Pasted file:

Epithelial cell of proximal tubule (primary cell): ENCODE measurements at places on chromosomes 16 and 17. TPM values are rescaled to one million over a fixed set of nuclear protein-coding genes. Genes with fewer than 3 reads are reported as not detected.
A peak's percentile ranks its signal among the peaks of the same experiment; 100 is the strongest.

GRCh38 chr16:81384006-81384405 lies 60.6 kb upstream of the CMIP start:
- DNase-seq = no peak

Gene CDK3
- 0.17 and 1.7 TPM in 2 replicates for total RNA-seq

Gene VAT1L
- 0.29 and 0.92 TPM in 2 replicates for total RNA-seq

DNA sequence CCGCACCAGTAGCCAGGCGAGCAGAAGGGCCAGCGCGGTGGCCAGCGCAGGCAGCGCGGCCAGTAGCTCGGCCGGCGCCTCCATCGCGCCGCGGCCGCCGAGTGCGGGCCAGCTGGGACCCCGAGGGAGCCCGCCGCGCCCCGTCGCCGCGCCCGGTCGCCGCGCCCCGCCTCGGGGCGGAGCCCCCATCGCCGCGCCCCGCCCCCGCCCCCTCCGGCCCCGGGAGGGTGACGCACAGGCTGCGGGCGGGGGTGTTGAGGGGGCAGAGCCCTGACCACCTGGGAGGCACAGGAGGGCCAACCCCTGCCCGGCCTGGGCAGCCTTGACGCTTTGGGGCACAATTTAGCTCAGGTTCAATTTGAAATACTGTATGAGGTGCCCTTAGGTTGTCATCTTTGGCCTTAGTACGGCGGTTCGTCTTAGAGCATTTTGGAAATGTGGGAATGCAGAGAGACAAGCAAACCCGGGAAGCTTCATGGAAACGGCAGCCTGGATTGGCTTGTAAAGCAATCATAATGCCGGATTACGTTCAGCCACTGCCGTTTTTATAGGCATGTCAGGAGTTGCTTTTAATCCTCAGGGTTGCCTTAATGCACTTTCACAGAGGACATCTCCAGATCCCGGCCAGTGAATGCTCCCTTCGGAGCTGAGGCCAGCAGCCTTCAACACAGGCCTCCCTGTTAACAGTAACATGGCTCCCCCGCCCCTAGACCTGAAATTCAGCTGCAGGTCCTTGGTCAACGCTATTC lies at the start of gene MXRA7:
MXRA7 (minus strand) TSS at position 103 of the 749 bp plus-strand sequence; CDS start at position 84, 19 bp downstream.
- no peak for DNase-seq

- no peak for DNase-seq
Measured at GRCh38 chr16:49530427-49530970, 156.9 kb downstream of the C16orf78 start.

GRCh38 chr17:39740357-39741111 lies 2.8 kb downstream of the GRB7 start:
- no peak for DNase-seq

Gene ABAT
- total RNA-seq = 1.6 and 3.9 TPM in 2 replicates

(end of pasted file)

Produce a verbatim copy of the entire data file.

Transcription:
Epithelial cell of proximal tubule (primary cell): ENCODE measurements at places on chromosomes 16 and 17. TPM values are rescaled to one million over a fixed set of nuclear protein-coding genes. Genes with fewer than 3 reads are reported as not detected.
A peak's percentile ranks its signal among the peaks of the same experiment; 100 is the strongest.

GRCh38 chr16:81384006-81384405 lies 60.6 kb upstream of the CMIP start:
- DNase-seq = no peak

Gene CDK3
- 0.17 and 1.7 TPM in 2 replicates for total RNA-seq

Gene VAT1L
- 0.29 and 0.92 TPM in 2 replicates for total RNA-seq

DNA sequence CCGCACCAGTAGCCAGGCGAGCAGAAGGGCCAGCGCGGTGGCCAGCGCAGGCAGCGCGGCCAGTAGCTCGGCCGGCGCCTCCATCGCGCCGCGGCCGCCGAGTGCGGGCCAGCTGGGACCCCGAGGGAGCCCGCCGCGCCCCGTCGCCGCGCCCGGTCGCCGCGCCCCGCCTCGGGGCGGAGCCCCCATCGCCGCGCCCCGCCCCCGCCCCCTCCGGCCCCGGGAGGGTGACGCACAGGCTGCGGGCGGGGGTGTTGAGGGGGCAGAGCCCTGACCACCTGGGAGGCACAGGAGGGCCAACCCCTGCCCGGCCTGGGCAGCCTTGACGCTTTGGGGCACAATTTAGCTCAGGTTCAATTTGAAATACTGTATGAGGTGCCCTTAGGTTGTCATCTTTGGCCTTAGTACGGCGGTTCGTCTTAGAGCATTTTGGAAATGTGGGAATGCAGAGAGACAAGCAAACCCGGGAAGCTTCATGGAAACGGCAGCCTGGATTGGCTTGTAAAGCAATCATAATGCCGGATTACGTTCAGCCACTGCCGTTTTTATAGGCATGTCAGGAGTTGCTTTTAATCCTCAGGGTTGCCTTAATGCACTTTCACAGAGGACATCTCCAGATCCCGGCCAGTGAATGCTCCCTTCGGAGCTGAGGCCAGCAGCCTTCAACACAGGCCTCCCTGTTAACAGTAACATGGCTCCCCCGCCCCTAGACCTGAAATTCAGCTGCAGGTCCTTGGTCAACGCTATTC lies at the start of gene MXRA7:
MXRA7 (minus strand) TSS at position 103 of the 749 bp plus-strand sequence; CDS start at position 84, 19 bp downstream.
- no peak for DNase-seq

- no peak for DNase-seq
Measured at GRCh38 chr16:49530427-49530970, 156.9 kb downstream of the C16orf78 start.

GRCh38 chr17:39740357-39741111 lies 2.8 kb downstream of the GRB7 start:
- no peak for DNase-seq

Gene ABAT
- total RNA-seq = 1.6 and 3.9 TPM in 2 replicates